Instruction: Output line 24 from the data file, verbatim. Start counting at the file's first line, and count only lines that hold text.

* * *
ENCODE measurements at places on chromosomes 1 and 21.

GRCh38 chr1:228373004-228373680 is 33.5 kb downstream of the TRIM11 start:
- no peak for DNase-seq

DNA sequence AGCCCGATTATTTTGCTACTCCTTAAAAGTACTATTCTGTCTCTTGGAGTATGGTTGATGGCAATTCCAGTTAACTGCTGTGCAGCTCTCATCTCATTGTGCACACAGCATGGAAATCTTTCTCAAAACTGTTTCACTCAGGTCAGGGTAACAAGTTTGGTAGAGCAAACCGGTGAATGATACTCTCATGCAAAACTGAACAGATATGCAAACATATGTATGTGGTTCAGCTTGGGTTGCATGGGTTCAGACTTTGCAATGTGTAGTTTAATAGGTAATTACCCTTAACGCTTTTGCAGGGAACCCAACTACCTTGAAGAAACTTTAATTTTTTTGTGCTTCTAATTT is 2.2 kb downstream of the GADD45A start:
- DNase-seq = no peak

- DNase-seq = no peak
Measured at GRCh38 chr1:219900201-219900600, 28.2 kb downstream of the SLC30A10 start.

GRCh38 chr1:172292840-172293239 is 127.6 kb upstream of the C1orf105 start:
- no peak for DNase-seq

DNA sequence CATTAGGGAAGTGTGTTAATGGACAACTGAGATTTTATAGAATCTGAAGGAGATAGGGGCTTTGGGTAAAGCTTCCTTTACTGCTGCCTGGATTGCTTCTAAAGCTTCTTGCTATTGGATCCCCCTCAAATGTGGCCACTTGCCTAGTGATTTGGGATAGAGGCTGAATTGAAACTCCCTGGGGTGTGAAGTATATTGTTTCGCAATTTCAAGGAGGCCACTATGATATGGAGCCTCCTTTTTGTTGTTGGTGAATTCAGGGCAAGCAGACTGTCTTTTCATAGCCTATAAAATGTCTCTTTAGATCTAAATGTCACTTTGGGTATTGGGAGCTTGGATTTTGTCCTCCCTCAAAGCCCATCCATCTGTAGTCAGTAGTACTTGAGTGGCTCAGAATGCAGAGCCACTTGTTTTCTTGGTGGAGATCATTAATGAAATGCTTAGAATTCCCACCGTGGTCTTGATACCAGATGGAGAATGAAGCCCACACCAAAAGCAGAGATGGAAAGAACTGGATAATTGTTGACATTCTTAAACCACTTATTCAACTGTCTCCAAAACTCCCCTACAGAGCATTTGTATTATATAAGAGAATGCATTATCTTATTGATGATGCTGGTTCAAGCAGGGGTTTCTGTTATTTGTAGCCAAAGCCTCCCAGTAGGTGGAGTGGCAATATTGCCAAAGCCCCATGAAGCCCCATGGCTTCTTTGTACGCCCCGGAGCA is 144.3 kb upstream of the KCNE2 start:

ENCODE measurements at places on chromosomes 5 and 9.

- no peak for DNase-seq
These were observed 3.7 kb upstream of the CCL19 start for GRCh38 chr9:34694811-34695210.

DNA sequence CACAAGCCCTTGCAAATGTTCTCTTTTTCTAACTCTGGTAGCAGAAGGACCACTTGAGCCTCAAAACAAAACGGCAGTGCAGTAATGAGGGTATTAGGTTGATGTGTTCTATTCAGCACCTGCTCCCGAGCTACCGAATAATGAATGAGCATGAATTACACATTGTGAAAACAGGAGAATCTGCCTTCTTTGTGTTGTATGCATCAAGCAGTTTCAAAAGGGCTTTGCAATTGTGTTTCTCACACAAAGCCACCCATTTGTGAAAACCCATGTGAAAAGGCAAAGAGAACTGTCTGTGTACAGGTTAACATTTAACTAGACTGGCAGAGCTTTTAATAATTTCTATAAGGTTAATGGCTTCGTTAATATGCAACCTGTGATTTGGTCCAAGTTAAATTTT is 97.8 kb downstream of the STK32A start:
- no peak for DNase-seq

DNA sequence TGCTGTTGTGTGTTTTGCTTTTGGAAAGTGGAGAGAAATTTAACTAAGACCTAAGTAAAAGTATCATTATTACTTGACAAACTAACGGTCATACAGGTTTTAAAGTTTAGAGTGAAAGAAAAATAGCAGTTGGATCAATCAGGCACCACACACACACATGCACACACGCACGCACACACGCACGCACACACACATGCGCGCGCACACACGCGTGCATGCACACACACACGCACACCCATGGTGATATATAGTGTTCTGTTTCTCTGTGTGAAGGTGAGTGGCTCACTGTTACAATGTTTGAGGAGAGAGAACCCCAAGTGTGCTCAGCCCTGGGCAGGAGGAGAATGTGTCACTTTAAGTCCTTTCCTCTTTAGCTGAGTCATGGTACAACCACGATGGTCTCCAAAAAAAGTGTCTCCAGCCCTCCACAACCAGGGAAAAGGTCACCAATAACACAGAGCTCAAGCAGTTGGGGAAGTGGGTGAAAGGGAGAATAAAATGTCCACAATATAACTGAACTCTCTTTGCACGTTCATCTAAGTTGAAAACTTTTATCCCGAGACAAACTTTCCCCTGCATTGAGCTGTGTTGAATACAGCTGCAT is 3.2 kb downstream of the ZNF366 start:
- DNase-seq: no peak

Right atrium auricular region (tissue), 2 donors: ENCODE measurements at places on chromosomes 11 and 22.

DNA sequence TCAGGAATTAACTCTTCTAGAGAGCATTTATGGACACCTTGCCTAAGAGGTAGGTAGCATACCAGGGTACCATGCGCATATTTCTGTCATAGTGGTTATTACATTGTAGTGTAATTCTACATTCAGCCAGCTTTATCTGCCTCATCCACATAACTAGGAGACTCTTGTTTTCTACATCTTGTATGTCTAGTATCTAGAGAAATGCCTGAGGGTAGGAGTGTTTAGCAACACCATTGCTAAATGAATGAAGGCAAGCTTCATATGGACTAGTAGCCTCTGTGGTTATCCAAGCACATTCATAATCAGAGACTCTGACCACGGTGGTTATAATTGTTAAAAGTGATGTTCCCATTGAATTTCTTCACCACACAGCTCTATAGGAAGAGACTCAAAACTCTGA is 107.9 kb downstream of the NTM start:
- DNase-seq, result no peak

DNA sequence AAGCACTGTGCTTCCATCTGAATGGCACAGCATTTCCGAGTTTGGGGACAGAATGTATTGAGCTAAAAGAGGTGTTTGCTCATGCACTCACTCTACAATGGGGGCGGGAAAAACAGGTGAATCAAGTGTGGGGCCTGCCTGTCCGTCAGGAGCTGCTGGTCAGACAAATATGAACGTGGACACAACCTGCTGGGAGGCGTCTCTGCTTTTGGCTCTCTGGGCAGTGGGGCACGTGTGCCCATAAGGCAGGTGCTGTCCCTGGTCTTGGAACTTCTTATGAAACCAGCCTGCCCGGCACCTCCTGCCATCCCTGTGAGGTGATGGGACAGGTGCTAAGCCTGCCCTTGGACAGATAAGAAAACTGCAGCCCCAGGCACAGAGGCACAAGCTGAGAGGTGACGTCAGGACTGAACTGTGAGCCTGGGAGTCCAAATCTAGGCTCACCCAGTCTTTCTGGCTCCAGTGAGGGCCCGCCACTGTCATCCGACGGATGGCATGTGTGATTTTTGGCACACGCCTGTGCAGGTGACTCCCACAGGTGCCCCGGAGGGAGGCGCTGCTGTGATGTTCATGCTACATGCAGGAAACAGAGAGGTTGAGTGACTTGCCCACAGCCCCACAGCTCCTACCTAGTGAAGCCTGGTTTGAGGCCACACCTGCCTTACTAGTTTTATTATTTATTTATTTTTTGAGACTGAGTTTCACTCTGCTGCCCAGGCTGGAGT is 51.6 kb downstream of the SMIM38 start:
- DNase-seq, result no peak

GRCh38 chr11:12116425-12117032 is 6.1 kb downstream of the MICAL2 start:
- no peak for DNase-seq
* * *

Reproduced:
- no peak for DNase-seq